There were fireworks at the GOP debate last night, though fewer and more unusual than one might have expected.
The Fox debate, held in Detroit, Michigan, sported the smallest GOP debate field thus far, as well as the first on-air meeting between Donald Trump and Megyn Kelly since last year’s heated exchange, which culminated in Trump’s boycott of the Fox Iowa debate.
At this point in the presidential race, little should shock anyone who has been following the rhetoric over the past months. Trump showed an inclination toward gross inappropriateness and wholesale rejection of facts.
Bret Baier, Megyn Kelly and Chris Wallace astutely pressed the candidates on substantive topics and followed up pointed questions with graphics that questioned the logic of the candidates’ responses, with particular focus on Trump.
Moderator Chris Wallace used slides to show that Trump's answers for fixing the federal deficit wouldn't work in reality, as "the numbers don't add up." It is doubtful, however, that these realities will actually take a toll on Trump support.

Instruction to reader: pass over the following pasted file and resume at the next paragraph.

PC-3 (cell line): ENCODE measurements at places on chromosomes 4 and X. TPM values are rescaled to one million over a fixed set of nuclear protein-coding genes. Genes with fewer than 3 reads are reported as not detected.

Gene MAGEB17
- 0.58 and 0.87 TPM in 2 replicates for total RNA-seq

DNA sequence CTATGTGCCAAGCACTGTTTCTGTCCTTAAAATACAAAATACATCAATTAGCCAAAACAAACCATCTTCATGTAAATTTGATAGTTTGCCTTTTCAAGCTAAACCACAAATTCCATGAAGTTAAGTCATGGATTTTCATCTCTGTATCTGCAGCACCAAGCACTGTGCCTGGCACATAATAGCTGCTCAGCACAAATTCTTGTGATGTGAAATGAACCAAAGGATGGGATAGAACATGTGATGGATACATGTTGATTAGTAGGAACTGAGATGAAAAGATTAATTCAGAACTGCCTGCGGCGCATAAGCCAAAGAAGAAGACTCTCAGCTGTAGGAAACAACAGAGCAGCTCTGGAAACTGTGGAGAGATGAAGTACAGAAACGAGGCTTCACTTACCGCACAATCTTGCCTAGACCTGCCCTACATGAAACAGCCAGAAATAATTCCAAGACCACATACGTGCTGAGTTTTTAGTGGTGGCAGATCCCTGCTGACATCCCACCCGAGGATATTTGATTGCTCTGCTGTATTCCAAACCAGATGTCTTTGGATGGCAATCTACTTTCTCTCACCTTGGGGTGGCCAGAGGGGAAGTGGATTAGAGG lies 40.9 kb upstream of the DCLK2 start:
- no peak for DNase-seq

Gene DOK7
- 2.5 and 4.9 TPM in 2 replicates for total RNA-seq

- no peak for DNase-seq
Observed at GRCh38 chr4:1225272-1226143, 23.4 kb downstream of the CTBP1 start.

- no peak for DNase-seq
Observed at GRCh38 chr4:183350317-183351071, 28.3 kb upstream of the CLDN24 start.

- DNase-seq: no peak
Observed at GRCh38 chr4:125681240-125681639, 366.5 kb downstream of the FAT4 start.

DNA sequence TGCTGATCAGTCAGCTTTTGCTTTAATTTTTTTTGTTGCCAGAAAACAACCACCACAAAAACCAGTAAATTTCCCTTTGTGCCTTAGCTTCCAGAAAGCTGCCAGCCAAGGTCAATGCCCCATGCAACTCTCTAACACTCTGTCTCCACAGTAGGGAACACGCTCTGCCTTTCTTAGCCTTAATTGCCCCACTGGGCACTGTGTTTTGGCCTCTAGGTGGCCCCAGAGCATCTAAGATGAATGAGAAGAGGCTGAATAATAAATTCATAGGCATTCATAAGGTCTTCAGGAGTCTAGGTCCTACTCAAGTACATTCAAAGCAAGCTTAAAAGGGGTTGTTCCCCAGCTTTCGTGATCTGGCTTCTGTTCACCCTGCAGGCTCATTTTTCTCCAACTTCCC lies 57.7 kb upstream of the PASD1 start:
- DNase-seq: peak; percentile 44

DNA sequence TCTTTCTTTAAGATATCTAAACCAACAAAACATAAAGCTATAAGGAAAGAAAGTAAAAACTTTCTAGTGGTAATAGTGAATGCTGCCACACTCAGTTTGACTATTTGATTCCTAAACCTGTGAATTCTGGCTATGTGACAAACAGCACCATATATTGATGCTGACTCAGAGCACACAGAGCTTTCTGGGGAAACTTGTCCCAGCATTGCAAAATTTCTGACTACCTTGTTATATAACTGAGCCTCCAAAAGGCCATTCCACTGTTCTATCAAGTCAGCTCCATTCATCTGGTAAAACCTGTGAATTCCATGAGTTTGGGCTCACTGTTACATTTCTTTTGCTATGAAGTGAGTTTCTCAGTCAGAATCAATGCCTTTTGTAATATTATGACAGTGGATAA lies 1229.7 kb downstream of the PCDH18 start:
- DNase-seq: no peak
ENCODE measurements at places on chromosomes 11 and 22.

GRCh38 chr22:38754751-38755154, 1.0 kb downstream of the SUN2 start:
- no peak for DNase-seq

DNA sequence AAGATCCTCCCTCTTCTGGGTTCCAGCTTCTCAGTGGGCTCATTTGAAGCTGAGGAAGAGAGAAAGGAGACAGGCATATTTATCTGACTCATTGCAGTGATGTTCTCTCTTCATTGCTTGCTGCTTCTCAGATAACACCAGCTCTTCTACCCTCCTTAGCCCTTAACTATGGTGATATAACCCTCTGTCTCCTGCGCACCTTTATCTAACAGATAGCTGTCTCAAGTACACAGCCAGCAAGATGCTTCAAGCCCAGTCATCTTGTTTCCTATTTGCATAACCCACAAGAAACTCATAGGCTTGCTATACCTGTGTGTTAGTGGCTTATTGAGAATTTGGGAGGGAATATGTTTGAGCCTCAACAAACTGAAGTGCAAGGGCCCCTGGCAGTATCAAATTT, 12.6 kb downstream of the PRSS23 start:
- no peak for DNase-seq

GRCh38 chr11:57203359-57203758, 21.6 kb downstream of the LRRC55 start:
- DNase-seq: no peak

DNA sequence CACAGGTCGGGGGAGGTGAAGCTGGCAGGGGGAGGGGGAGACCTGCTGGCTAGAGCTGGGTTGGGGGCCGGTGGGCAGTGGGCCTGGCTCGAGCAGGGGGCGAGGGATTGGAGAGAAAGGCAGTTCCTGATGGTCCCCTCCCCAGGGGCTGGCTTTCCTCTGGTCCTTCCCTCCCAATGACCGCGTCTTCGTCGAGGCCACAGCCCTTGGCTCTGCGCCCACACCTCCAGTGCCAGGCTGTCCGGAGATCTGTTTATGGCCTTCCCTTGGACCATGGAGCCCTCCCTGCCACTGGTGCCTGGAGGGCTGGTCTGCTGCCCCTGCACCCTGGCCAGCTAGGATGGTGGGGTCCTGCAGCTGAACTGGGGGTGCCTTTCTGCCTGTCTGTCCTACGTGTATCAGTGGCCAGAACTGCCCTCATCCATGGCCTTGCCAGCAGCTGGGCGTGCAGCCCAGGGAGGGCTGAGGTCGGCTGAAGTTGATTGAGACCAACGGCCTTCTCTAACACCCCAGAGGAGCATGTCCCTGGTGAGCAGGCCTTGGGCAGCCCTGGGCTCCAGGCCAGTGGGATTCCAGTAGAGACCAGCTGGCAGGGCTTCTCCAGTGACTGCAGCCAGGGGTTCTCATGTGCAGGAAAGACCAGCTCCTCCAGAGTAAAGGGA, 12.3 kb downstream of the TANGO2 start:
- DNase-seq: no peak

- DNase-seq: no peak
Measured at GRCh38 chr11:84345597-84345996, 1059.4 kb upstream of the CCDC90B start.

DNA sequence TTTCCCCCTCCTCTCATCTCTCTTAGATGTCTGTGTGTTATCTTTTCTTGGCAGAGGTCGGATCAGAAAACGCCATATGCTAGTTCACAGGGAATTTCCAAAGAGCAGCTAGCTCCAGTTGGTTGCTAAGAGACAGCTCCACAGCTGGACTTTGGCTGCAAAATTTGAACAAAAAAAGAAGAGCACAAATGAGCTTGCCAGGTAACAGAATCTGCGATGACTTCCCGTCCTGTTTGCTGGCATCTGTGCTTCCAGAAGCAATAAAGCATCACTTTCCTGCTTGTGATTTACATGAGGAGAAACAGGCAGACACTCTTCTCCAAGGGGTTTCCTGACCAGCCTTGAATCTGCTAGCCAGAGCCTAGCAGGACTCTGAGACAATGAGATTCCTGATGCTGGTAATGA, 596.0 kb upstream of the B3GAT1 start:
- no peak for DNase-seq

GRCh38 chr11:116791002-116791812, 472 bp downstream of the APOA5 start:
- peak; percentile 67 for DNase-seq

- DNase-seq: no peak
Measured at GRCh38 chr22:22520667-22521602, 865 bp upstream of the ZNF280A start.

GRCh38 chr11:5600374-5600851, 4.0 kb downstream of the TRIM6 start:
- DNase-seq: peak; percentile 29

Within the first 15 minutes, Trump felt the urge to assert the size of his nether regions with: “[Rubio] referred to my hands, if they are small, something else must be small. I guarantee you there is no problem. I guarantee.”
Despite any punches the non-Trump candidates may have landed on the Republican front-runner, when asked if they would “support the Republican nominee, even if that nominee is Donald J. Trump” question. Sens. Ted Cruz, Marco Rubio and Gov. John Kasich all fell in line behind the presumptive nominee.
These admissions sounded pained, followed by: “If you’re our nominee, we will lose” -- “She will wipe you out,” and “Yelling and cursing at people doesn't make you a tough guy.”
Mostly skirting the Trump-Rubio-Cruz brawl, Ohio Gov. John Kasich asserted himself as the "only adult in the room." So far, that trait has failed to move the needle on his candidacy, though he came in second in New Hampshire and Vermont and is pinning his hopes on the Rust Belt states. The Ohio governor again touted his executive and legislative experience, which clearly outmatched any of the other candidates on stage.
Texas Sen. Ted Cruz tried his best to solidify the “alternative-to-Trump” position he assumed following a strong showing on Super Tuesday. Harping on a theme brought up by many, he noted: “Donald has a tenuous relationship with the truth.”
A question that resonates within the GOP: Can the anti-Trump movement say or do anything to mollify support for the front-runner? A safe guess is that they can’t, especially when his chief alternatives pledge their support to his eventual nomination.
Regarding the Twitter conversation around the debate, Trump was widely the most talked about candidate with 62% of the conversation, followed by Cruz at 16%, Rubio at 15% and Kasich with 7%.